Scotty’s Gone Walkabouts

There is now a whole genre of so-called ’Bushcraft’ videos that have become very popular on YouTube.

Bushcraft (in the social media context) seems to involve promoting the outdoor skills of carrying a what must be ridiculously heavy pack (standard kit usually includes a tarp, cooking gear, an axe, a foldable silky saw, fishing rod, large amounts of paracord, a few cans of craft beer, large knife and an ample supply of gourmet camp food) and then hiking out to some preferably remote and beautiful location to film it.

Once camp has been established, it is time to engage in traditional bush crafts such as building natural shelters, starting camp-fires with ferro rods, flint or friction (not a Bic lighter to be seen), cooking large slabs of well seasoned prime cuts of meat or freshly caught fish, taste testing the beers, discussing in detail the extensive contents of the pack you have just lugged in, and carving wooden spoons.

All jibing aside, some of these videos are really quite engaging, for example, here are a few I regularly check in on:

There do not seem to be a lot of Australian bushcraft channels out there which is suprising considering our outdoor culture… but here is one that I think is pretty good.

Scotty’s gone walkabouts is a relatively new channel (at around 12 months old) but it has already amassed 18K followers. Scott is developing some great videography skills at capturing the sights and sounds of the Australian bush… and it is great to see someone sharing their obvious love and enjoyment of this great brown land.

You can follow Scott’s YouTube channel here.
And you can follow him on Instagram here.

One response to “Scotty’s Gone Walkabouts”

  1. Hello Scotty, from America. Chicago, in fact. I have recently been watching your videos about hiking and camping in your beautiful country of Australia. I just watched the one about an overnight winter camp out. I was interested to see how you made what you call “damper”. I would suggest you look up how we make a campfire bread here in America and Canada. We call this kind of bread bannock. It is very simple. You mix up the dough then roll it into a rope shape. Wrap the dough roll around a green stick and then angle the stock over the fire, turning it occasionally. Simple, fast and no ashes or dirt on the dough. I also make Babcock by placing it on a clean, flat rock and then put the rock in the hot ashes. The bread will cook nicely that way also.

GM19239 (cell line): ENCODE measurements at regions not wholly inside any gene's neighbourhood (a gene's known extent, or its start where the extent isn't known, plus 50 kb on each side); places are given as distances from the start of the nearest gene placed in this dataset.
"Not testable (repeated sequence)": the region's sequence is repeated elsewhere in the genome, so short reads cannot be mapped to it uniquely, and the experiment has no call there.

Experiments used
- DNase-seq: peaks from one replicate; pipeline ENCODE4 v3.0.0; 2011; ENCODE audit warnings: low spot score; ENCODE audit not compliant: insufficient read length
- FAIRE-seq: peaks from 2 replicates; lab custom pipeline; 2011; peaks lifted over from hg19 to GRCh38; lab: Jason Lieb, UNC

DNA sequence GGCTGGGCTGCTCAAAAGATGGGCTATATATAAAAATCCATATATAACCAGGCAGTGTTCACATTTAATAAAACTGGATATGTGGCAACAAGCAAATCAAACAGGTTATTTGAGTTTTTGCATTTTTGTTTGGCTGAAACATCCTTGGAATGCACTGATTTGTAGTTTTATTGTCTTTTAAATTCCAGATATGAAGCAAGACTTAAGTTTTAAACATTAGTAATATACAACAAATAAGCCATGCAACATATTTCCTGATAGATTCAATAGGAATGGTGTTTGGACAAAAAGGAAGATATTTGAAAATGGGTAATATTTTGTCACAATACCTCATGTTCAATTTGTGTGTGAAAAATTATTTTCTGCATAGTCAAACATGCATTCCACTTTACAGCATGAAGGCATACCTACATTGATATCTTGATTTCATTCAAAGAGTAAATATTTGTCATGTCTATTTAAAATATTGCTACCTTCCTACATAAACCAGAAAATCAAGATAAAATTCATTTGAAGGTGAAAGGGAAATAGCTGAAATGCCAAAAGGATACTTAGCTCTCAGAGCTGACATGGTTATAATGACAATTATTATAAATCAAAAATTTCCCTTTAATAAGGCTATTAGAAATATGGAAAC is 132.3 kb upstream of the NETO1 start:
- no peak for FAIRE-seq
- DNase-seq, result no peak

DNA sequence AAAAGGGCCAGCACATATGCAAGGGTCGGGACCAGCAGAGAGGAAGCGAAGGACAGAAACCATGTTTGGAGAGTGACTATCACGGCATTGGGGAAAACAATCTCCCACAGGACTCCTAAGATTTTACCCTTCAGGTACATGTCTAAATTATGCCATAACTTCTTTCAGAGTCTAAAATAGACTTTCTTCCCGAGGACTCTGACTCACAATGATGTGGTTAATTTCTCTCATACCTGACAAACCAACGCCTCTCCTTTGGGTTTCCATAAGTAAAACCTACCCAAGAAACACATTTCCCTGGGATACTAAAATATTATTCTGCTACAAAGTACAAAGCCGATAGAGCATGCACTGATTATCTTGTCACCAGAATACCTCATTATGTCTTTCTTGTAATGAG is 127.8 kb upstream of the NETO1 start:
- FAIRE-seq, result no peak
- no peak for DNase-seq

Just a couple more observations for your videos
    You often speak of how nice the bird sounds in the bush are. That’s great. I’m sure they are but you cannot hear the bird sounds over the background music in your videos. Also, maybes you could do something about the elevator music in your videos. A little is ok but a lot of that kind of music gets boring after awhile. Please keep up the good work though. Love the videos about your beautiful country.


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